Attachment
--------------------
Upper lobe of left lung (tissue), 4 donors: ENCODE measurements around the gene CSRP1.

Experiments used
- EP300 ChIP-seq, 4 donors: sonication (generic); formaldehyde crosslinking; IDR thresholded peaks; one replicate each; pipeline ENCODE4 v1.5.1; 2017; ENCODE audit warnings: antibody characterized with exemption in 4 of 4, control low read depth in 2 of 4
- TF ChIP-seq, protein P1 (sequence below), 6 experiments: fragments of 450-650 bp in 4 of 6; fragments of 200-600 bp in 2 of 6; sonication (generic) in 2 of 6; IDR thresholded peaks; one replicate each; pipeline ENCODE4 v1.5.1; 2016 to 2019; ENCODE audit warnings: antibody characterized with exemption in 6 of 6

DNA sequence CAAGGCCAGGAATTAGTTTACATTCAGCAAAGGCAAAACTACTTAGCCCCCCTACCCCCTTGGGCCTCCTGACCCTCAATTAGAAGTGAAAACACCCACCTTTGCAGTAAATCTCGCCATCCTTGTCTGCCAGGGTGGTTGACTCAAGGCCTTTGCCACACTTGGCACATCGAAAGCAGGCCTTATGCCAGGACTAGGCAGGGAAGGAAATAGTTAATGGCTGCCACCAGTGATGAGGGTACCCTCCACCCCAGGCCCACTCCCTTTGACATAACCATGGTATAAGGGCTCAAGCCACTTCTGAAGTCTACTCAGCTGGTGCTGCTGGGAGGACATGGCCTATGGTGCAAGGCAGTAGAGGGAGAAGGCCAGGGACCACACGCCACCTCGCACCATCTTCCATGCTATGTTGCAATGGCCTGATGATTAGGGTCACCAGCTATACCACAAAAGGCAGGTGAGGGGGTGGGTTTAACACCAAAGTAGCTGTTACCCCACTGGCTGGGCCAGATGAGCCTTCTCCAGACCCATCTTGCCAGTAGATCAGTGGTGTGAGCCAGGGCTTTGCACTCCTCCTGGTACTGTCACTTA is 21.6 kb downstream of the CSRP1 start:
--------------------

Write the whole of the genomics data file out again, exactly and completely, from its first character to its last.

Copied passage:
Upper lobe of left lung (tissue), 4 donors: ENCODE measurements around the gene CSRP1.

Experiments used
- EP300 ChIP-seq, 4 donors: sonication (generic); formaldehyde crosslinking; IDR thresholded peaks; one replicate each; pipeline ENCODE4 v1.5.1; 2017; ENCODE audit warnings: antibody characterized with exemption in 4 of 4, control low read depth in 2 of 4
- TF ChIP-seq, protein P1 (sequence below), 6 experiments: fragments of 450-650 bp in 4 of 6; fragments of 200-600 bp in 2 of 6; sonication (generic) in 2 of 6; IDR thresholded peaks; one replicate each; pipeline ENCODE4 v1.5.1; 2016 to 2019; ENCODE audit warnings: antibody characterized with exemption in 6 of 6

DNA sequence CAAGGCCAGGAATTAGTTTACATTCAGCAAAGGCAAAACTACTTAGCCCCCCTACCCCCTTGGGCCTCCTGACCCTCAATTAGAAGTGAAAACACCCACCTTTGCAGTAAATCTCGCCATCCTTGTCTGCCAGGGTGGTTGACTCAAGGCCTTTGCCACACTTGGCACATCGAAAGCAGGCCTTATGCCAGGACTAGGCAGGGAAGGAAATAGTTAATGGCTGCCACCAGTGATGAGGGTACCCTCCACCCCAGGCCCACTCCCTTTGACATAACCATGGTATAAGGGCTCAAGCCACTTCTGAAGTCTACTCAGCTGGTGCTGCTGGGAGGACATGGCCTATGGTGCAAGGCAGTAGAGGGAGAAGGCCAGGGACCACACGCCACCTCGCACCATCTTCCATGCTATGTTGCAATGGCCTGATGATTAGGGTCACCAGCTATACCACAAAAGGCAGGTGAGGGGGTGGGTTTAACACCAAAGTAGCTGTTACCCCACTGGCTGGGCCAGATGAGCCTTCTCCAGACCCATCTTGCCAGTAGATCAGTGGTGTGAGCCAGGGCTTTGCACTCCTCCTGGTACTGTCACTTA is 21.6 kb downstream of the CSRP1 start: